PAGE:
Also crucial were failures in democratic centralism, in a dynamically functioning internal life. This combined with unfulfilled expectations produced a vacuum of real leadership. In frustration, many would drift away to make their contributions to the movement elsewhere. Some became confused and bitter, and others would be won over to various incorrect views.

Ultraleftism and rightism

By the time of its second congress, the CPML had ceased to function as an effective national organization. Only about 400 of nearly 1,000 members remained. While some intellectuals left because their ideas changed, many workers and minority nationality comrades left as the liquidationist line appeared.

We did not see that making revolution would be a much longer and more drawn-out process. In addition to wrong assessments of the right, we also almost totally ignored the social democrats. In this way, we failed in that aspect of party building that requires of anyone claiming to be the vanguard that they put forward a strategic and tactical alternative to social democracy and revisionism that is both clear and viable.

For the most part, these were “left” errors. By this I mean they overestimated the consciousness of the masses and the possibilities in the objective conditions. We tended to substitute our subjective desires for what was actually possible. We especially overestimated ourselves and our capabilities.

In the beginning we had waged a phony war against rightism. But while doing so, we also grossly underestimated the danger of the real right within the movement, especially the social democrats. These forces and tendencies could not be declared out of existence. They were reinforced by our country’s status as an imperialist superpower. Through the superprofits plundered from the third world, the U.S. ruling class was able to maintain national inequalities and certain concessions to sectors of the U.S. working class.

This underestimation proved fatal, especially as our members became disgusted with ultraleft errors. A faction formed in our leadership that openly rejected ML and embraced social democracy. Some in the faction had previously been the most ardent of the ultralefts.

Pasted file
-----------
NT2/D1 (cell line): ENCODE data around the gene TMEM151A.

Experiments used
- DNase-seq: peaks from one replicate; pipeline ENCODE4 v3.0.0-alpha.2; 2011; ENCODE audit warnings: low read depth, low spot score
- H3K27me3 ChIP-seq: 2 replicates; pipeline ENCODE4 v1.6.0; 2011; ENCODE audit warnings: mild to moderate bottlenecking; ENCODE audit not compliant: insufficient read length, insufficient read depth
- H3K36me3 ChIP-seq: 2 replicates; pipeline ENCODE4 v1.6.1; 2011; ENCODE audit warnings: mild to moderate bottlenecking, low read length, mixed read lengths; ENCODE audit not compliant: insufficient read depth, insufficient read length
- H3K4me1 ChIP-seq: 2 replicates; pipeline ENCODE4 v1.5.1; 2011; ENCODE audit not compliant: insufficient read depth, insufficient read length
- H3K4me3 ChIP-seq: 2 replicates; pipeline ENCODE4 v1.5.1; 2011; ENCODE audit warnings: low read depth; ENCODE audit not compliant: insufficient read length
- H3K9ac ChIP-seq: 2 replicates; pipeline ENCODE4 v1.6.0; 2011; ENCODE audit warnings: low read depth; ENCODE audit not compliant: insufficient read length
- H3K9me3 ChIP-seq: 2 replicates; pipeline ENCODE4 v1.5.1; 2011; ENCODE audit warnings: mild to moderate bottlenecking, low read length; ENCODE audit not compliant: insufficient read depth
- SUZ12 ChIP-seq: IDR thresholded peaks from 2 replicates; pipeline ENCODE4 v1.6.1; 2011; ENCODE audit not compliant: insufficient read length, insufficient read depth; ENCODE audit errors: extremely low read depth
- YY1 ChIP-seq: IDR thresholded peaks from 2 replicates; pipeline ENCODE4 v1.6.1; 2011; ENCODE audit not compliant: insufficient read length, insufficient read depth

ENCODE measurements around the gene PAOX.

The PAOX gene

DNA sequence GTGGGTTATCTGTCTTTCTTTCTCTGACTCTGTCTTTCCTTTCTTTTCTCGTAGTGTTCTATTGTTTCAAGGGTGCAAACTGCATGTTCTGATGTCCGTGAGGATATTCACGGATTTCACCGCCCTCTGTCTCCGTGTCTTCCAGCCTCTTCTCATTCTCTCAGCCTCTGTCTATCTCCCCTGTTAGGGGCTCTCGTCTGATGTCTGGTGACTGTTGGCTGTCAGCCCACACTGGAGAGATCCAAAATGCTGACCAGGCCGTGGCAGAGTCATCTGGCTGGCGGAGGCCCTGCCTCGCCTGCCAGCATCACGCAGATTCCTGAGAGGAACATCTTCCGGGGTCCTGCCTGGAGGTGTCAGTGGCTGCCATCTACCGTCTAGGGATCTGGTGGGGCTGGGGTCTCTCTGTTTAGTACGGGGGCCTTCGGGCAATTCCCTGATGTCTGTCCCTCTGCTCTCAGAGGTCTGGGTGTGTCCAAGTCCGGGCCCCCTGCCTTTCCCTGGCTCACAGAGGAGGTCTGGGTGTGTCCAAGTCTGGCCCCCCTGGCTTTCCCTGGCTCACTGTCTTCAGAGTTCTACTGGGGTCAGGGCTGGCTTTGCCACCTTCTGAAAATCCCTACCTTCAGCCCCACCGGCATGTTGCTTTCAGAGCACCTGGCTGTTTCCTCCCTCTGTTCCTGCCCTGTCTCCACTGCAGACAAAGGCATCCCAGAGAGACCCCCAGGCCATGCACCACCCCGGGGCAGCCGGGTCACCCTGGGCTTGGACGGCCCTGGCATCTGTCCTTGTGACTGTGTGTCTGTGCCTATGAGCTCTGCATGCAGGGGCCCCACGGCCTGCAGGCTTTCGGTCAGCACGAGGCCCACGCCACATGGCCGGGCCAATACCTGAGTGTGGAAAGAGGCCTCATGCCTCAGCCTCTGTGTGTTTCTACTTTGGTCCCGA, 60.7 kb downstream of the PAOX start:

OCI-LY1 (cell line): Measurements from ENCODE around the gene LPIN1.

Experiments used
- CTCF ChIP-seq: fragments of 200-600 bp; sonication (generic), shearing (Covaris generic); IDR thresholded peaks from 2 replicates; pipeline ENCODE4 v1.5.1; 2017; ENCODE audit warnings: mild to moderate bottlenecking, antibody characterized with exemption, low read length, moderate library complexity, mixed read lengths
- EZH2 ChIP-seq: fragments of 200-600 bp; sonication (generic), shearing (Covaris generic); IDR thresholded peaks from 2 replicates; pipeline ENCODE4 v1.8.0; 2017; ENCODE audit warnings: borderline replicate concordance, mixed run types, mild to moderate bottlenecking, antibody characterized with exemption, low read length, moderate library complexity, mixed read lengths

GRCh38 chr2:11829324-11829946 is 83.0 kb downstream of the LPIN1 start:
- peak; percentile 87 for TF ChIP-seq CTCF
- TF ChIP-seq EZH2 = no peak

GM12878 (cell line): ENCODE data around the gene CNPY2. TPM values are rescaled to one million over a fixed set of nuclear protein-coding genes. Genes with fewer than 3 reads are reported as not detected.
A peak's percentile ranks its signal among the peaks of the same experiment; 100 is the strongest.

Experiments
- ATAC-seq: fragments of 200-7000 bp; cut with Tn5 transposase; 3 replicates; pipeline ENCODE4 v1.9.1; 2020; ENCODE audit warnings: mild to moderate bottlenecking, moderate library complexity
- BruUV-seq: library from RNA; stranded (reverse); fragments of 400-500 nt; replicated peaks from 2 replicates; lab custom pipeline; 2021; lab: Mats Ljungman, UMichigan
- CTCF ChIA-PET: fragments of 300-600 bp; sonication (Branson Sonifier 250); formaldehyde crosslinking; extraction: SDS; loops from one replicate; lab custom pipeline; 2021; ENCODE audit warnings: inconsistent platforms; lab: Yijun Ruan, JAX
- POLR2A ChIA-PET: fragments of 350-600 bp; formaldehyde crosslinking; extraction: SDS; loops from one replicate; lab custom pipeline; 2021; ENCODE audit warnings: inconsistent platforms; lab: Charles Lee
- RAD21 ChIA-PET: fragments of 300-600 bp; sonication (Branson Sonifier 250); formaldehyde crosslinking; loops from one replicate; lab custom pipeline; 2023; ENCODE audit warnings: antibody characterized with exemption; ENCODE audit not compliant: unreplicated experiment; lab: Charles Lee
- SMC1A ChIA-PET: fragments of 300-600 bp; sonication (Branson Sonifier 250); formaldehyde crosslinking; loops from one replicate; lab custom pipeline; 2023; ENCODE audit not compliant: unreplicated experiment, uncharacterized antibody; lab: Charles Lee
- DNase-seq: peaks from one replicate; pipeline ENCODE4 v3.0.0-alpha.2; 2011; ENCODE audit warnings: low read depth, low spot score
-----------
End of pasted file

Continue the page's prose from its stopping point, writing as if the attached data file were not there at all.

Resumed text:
Weak concrete analysis

Although we flip-flopped from left to right and vice versa, what was consistent was that our line was not adequately rooted in a concrete analysis. In fact it was often arrived at without investigation and by taking historical texts as the starting point.

This instability was reinforced by the class character of most of the CPML leadership and most of the white sector of the new communist movement. The intellectuals and the petty bourgeoisie had a preponderance of influence over those from working class origins.

A certain amount of this instability was understandable, even inevitable. There were many turbulent and confusing events happening in the world which made it difficult for some to hold on to socialist goals.

But it would be a big mistake if we think that what was happening in our sector of the movement was something inevitable for the movement as a whole. In particular, it was not true for many communists who came from the minority nationalities and the working class.

Some in the CPML’s leadership argued towards the end that our problems and our collapse were inevitable because the basic premises upon which we were founded were wrong. They pointed to problems with socialism in the Soviet Union, mistakes made by the Chinese, setbacks in Southeast Asia and problems in our own work. They rolled this up into a theory – that socialism and Marxism-Leninism were no longer necessarily the wave of the future. Perhaps all the things we thought were true – such as the need for revolution, for the dictatorship of the proletariat, for a disciplined vanguard party – were not necessarily so. But these new ideas turned out to be the same old social-democratic dogmas that had been around for decades.

I remember a long argument I had with a writer on The Call who claimed that one of the things that was so great about our government was its independent judiciary. I found myself in liaison meetings with supposed MLs who claimed we had to develop a “democratic foreign policy” for the bourgeoisie in order to unite with them.

At one liaison meeting we were told that liquidationism wasn’t so bad – one group claimed to have gone over to it and now subscribed to what they called the “three levels of federation-ism” – their organization was a federation of districts, the district was a federation of units and the units were a federation of individuals.

Ultimately these were disorganizing ideas. It was at bottom an anti-revolutionary viewpoint that was reinforced daily by what the bourgeois media and society was telling us – that socialism was bankrupt and irrelevant.